6. Trump wants ally to head intelligence
Rep. John Ratcliffe questions Robert Mueller on Wednesday. Photo: Andrew Harnik/AP

President Trump, confirming a Jonathan Swan scoop, announced on Twitter that he will nominate a supporter, Rep. John Ratcliffe (R-Texas), to replace Dan Coats as director of national intelligence. Coats will leave office on August 15.

  • Behind the scenes: Trump was thrilled by Ratcliffe's admonishment of Robert Mueller during last week's House Judiciary Committee hearing.
  • Advisers said Trump was already seriously considering Ratcliffe to replace Coats. Trump had previously shortlisted Ratcliffe to replace Jeff Sessions as attorney general before choosing William Barr.

The context, per the WashPost's Shane Harris: "Coats and Trump had been at odds publicly for more than a year. "

  • For months, Coats had recognized that his relationship with Trump ... had frayed beyond repair ... Coats had felt isolated and excluded from important national security decision-making."
7. Rahm's advice to this week's debaters

Rahm Emanuel — former Chicago mayor and chief of staff to President Obama, and now ABC News contributor — posts this open memo to 2020 Dems:

"Don’t Make Detroit’s Debate Miami Part II ... This time, don’t fall into the traps that had many of us shaking our heads during the debates in Miami":

Before our party promises health care coverage to undocumented immigrants — a position not even Ted Kennedy took — let’s help the more than 30 million Americans who are a single illness away from financial ruin. Before we start worrying about whether the Boston Marathon bomber can vote, let’s stop states that are actively trying to curtail voting rights of citizens. And before we promise a guaranteed minimum income to healthy adults who prefer to stay home and play video games, let’s increase the minimum wage and the Earned Income Tax Credit to make work pay for the millions of people who work hard and still live near poverty. 

Go deeper: See the full post on Medium.

8. Feds probe Gulf contacts of Trump ally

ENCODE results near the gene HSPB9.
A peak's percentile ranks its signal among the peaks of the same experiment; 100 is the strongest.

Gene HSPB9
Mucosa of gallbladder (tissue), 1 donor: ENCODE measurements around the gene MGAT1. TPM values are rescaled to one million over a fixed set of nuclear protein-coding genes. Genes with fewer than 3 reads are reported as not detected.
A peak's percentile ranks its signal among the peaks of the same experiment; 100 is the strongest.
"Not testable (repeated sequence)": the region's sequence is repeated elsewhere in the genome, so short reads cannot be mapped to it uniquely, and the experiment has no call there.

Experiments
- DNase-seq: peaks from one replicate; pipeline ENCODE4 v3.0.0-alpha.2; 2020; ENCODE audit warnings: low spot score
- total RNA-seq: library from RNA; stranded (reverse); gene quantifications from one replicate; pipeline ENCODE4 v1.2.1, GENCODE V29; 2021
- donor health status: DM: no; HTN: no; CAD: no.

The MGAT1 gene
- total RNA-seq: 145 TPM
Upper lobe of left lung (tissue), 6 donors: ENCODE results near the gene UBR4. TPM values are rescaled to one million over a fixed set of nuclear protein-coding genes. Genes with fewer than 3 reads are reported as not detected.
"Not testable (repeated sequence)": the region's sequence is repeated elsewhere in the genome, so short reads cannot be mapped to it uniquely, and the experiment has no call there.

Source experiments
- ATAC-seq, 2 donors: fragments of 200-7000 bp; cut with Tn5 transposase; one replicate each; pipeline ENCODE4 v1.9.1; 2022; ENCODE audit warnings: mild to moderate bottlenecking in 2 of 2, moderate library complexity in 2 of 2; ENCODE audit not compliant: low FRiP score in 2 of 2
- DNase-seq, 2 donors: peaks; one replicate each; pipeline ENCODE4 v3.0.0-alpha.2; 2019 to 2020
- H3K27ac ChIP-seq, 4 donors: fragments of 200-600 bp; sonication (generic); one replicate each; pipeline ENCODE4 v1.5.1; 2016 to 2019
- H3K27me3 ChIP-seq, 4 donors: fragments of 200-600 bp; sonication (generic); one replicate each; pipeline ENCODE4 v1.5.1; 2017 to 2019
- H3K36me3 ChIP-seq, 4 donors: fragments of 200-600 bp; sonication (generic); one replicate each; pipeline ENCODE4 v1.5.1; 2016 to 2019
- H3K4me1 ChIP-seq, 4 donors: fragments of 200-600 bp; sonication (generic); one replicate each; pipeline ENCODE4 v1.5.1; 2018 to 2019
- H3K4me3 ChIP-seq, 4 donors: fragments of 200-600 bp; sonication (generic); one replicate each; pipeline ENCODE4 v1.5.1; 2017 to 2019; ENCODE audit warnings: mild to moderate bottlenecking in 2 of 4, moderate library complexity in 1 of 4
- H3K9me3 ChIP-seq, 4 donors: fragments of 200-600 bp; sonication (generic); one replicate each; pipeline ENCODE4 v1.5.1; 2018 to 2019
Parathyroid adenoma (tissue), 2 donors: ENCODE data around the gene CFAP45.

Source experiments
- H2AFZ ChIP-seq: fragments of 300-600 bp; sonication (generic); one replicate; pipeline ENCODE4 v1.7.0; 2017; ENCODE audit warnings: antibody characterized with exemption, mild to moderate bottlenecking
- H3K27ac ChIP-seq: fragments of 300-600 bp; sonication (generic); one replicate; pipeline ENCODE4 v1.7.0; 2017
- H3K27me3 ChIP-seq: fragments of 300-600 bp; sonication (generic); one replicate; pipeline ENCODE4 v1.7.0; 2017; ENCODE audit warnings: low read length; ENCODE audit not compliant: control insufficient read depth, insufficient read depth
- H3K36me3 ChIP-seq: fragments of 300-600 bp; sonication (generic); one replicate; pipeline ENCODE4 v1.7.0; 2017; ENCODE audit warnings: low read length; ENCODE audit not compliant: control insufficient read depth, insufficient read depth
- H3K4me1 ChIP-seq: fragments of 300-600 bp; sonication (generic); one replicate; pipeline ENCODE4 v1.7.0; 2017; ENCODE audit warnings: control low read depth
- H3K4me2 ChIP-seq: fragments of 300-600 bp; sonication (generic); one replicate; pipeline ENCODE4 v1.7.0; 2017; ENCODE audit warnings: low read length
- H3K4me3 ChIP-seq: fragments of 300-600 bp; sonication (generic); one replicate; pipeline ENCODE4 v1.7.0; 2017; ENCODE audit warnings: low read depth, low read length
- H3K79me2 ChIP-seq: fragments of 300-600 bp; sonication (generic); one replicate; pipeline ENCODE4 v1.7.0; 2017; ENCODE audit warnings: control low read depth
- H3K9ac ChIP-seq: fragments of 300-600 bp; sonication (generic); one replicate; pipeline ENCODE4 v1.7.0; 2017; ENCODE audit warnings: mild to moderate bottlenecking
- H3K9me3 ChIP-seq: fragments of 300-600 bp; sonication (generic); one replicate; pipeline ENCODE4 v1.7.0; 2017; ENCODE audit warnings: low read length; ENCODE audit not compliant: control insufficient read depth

Tom Barrack (left) at the inauguration. Photo: Chip Somodevilla/Getty Images

Federal prosecutors are looking at foreign influence over President Trump's 2016 campaign, his transition and the early stages of his administration, the N.Y. Times reports under a quintuple byline (subscription):

  • "The inquiry had proceeded far enough last month that [Tom] Barrack, who played an influential role in the campaign and acts as an outside adviser to the White House, was interviewed, at his request, by prosecutors in the public integrity unit of the United States attorney’s office in Brooklyn."
  • "Barrack’s spokesman, Owen Blicksilver, said that in expectation of this article, Mr. Barrack’s lawyer had again contacted the prosecutors’ office and 'confirmed they have no further questions for Mr. Barrack.'"
9. Figure$ to make Speaker Pelosi smile
Speaker Pelosi poses with Rep. Alexandria Ocasio-Cortez after they met at the speaker's office in the U.S. Capitol on Friday. Photo: Office of Speaker Pelosi via Reuters

Building a daunting moat around the the House Dem majority, each of the 62 freshmen Ds has raised more than their top opponent, AP's Alan Fram reports.

  • That's also true for all 31 Dems from districts President Trump won in 2016.
  • And for all 39 Democrats who flipped Republican-held seats last November.
  • Why it matters: Those seats are the key GOP pathway to retaking the House.
10. 1 fun thing

Young men invade nail salons, forcing women to endure longer waits, The Wall Street Journal's Ray A. Smith writes (subscription):

  • "Men are crowding nail salons this summer, spurred by shifting attitudes about their grooming as well as the popularity of sandals from Gucci, Valentino, Rick Owens and other luxury brands."
  • "Macho entertainers and sports stars including LeBron James have posted videos of themselves getting pedicures."
Mike Allen